I can do none of the maneuvers I had hoped I could. Of course, the snow is different than it was lo these many years ago when I first had the idea; back then the snow had a hard layer of ice on it, enough that it had a semi-glossy sheen; this is just snow that partly melted and refroze.
No, getting the hose out is beyond the scope of this project.
Even so, I spent about fifteen minutes outside--until my fingers went numb--running the thing around on the snow, and then on the driveway. On the driveway I was able to get a little air when I ran it over a clump of ice. There's a place where snow makes a quite natural ramp to the middle of one of the bushes, and I was able to get the thing to climb about halfway up before it started stripping gears again. (Something's gotta be loose in there; it never did that before. It would either go, or not go; it would not go GRKKKKKK.)
I'm really glad that the issues I was having were due to low batteries. I should have known better--the batteries had charged for perhaps an hour or so, when they typically need about twelve hours at the first charge, and although the 9V battery provides power for the transmitter it is not the sole power source, and if the C cells are out of juice of course the operation will become unpredictable.
It's just that I'm used to things being problematic: I decide to get my RC truck out, so I buy new batteries, and then the truck doesn't work. That scenario is all too typical.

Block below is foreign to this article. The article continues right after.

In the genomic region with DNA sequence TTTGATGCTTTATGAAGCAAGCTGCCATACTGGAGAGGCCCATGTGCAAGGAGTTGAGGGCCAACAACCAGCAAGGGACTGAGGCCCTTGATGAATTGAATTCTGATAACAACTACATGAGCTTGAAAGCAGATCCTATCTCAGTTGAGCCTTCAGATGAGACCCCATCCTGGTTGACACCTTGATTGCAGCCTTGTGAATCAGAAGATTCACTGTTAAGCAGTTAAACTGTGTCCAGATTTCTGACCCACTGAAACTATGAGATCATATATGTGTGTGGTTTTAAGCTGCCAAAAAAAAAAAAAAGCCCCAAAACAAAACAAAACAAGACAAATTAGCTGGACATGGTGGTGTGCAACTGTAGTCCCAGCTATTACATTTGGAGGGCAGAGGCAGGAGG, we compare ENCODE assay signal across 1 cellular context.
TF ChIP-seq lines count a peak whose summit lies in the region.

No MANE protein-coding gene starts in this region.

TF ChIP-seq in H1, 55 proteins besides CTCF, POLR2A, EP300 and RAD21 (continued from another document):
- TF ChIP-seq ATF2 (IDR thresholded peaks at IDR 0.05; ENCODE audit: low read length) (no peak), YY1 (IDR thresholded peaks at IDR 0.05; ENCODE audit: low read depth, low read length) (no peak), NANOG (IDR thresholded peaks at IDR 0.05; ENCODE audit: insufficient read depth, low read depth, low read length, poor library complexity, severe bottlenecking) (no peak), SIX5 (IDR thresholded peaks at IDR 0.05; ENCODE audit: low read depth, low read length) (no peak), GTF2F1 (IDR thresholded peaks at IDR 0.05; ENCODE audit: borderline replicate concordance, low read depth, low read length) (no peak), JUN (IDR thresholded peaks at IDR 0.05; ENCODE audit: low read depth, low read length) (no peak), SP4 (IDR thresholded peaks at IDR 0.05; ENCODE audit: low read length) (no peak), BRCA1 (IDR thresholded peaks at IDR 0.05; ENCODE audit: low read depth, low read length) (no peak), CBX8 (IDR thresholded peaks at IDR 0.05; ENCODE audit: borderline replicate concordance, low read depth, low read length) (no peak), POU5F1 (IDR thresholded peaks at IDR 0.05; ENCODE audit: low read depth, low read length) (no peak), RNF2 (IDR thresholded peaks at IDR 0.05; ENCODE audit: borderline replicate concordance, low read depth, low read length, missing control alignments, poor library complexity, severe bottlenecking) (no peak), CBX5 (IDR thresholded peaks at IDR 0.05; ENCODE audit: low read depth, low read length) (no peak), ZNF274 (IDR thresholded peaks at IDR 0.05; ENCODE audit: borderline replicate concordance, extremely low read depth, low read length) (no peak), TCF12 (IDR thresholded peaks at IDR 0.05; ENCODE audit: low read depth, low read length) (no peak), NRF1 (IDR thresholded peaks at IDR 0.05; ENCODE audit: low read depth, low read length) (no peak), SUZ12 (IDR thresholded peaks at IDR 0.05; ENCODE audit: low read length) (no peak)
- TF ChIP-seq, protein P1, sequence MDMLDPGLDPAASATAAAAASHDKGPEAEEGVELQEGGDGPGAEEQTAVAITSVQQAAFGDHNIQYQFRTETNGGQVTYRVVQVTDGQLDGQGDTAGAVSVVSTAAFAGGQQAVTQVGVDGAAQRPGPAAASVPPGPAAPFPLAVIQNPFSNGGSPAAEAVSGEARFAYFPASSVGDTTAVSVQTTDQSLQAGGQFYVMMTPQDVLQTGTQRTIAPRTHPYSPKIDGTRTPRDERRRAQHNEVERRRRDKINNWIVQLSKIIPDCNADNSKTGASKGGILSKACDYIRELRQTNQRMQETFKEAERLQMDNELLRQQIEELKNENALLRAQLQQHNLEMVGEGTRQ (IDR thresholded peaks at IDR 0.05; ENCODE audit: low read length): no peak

Anyway, truck works; I may or may not take a video of it in action, but it's hard to do that when both your hands are occupied with hooning the truck around. Whatever video I take is not going to be very exciting, but if I take it, I'll YouTube it.
...maybe what I ought to do is take it over to Og's place sometime soon and hoon it in his back yard. That might make for some interesting video; they've got quite a slope over there. Of course in high gear the truck would not be able to climb back up, so I'd have to go retrieve it after each trip to the bottom of the hill.
High gear, low gear: the thing's got a dual-range transmission in it, selectable via a switch on the bottom that changes gears in the gearbox. It's zippy in high range but has no real torque available; in low range it can climb hills but it's not fast at all.
In either mode it scares the socks off the cat. Heh.